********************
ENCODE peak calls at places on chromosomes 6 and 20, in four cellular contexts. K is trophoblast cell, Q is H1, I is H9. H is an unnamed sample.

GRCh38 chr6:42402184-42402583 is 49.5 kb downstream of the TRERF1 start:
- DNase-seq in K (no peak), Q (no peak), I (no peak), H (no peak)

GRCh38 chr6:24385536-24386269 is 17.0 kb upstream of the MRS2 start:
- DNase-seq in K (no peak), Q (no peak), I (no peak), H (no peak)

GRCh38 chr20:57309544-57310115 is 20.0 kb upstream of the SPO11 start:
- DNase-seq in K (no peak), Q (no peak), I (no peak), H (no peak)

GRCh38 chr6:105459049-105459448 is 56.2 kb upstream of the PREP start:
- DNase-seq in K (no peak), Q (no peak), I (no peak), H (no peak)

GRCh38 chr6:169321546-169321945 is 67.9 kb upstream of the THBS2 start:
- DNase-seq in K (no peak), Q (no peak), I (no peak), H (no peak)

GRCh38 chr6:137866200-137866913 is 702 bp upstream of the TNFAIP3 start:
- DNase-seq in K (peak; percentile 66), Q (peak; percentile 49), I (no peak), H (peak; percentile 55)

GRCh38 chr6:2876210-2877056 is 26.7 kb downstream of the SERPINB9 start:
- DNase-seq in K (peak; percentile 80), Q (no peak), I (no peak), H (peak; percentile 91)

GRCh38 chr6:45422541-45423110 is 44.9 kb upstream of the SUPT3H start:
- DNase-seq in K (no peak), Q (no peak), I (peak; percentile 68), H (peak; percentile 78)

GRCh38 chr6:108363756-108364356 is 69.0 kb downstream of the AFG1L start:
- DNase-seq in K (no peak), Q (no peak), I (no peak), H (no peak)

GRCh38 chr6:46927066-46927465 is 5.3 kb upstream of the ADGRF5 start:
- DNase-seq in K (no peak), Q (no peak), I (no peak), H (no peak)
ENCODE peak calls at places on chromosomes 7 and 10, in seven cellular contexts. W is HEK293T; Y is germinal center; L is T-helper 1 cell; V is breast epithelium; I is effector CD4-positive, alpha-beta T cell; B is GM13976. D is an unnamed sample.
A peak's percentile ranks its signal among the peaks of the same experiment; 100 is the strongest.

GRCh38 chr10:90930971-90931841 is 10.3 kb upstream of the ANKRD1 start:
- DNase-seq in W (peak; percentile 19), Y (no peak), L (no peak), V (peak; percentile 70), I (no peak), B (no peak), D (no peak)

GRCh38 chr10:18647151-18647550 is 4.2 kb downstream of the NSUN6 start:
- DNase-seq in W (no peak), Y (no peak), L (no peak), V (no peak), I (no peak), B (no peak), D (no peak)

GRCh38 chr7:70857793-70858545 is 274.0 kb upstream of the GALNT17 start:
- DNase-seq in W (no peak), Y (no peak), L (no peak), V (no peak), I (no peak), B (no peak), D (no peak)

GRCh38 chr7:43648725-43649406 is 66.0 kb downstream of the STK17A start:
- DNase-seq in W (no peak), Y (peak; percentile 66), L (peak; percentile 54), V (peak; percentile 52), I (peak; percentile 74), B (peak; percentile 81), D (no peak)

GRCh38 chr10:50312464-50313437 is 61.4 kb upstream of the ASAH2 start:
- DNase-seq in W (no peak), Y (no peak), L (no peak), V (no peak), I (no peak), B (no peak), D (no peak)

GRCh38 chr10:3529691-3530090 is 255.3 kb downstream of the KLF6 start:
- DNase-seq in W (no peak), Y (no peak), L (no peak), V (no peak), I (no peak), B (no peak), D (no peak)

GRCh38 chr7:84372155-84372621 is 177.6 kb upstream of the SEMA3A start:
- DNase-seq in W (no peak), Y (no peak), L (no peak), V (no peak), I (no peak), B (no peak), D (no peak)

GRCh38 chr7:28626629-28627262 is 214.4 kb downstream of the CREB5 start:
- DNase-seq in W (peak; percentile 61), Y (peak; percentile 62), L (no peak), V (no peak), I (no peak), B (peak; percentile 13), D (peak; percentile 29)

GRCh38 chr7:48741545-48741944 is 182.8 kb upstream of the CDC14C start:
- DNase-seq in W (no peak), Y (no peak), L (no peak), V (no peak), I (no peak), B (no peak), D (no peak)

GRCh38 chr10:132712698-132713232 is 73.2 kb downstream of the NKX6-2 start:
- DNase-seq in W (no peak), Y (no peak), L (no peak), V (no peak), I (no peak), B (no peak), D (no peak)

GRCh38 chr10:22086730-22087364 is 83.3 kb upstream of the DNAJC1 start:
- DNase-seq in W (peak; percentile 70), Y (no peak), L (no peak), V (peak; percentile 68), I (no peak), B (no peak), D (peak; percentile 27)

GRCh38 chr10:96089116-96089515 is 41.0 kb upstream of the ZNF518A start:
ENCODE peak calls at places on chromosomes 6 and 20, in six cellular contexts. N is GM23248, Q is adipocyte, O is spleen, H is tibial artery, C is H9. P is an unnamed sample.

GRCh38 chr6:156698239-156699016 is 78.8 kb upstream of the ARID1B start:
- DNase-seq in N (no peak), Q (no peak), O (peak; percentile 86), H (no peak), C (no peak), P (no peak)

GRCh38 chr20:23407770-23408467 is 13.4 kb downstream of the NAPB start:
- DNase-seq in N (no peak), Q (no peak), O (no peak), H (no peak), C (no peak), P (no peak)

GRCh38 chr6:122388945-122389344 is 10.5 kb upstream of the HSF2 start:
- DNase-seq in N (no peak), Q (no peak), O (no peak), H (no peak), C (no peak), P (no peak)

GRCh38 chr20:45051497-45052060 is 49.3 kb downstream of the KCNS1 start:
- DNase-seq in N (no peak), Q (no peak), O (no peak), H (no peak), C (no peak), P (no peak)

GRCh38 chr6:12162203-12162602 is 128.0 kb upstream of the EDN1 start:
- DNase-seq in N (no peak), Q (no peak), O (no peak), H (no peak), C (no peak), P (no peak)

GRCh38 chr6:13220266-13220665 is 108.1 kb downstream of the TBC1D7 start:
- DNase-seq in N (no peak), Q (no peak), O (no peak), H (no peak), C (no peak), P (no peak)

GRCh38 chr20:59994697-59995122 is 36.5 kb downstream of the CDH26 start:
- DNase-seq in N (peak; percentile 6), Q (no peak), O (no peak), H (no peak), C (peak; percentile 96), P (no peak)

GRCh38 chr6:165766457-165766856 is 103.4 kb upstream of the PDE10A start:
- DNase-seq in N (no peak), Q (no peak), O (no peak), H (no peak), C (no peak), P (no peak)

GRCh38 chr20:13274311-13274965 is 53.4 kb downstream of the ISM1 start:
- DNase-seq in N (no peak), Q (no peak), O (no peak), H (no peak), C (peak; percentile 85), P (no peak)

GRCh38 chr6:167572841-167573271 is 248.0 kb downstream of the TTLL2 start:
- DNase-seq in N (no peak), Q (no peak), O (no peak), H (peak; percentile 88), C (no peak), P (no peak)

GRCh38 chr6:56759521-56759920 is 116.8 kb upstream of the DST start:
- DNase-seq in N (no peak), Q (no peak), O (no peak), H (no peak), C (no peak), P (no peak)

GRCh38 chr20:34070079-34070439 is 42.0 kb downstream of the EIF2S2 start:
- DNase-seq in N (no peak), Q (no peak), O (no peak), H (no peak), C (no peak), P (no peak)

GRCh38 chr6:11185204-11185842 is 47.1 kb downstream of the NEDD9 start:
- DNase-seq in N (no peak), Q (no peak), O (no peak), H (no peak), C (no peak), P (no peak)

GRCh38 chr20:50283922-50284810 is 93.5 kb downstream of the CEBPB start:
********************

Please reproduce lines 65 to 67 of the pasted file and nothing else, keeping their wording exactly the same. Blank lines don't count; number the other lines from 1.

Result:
- DNase-seq in N (no peak), Q (no peak), O (no peak), H (no peak), C (peak; percentile 85), P (no peak)

GRCh38 chr6:167572841-167573271 is 248.0 kb downstream of the TTLL2 start:
- DNase-seq in N (no peak), Q (no peak), O (no peak), H (peak; percentile 88), C (no peak), P (no peak)